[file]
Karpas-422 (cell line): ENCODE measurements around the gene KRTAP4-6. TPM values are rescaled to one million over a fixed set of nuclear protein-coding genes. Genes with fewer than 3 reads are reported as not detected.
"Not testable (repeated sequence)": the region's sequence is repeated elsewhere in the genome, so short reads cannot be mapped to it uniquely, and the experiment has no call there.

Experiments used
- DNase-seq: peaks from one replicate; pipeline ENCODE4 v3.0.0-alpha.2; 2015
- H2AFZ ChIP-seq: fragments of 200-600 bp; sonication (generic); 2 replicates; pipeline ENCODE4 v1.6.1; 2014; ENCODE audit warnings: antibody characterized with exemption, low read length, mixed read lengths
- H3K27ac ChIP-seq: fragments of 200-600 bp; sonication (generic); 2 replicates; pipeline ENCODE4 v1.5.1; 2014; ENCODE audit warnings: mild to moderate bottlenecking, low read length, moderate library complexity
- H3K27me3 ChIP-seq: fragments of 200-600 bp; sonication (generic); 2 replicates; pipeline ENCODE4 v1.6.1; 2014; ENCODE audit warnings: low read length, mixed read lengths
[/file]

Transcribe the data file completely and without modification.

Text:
Karpas-422 (cell line): ENCODE measurements around the gene KRTAP4-6. TPM values are rescaled to one million over a fixed set of nuclear protein-coding genes. Genes with fewer than 3 reads are reported as not detected.
"Not testable (repeated sequence)": the region's sequence is repeated elsewhere in the genome, so short reads cannot be mapped to it uniquely, and the experiment has no call there.

Experiments used
- DNase-seq: peaks from one replicate; pipeline ENCODE4 v3.0.0-alpha.2; 2015
- H2AFZ ChIP-seq: fragments of 200-600 bp; sonication (generic); 2 replicates; pipeline ENCODE4 v1.6.1; 2014; ENCODE audit warnings: antibody characterized with exemption, low read length, mixed read lengths
- H3K27ac ChIP-seq: fragments of 200-600 bp; sonication (generic); 2 replicates; pipeline ENCODE4 v1.5.1; 2014; ENCODE audit warnings: mild to moderate bottlenecking, low read length, moderate library complexity
- H3K27me3 ChIP-seq: fragments of 200-600 bp; sonication (generic); 2 replicates; pipeline ENCODE4 v1.6.1; 2014; ENCODE audit warnings: low read length, mixed read lengths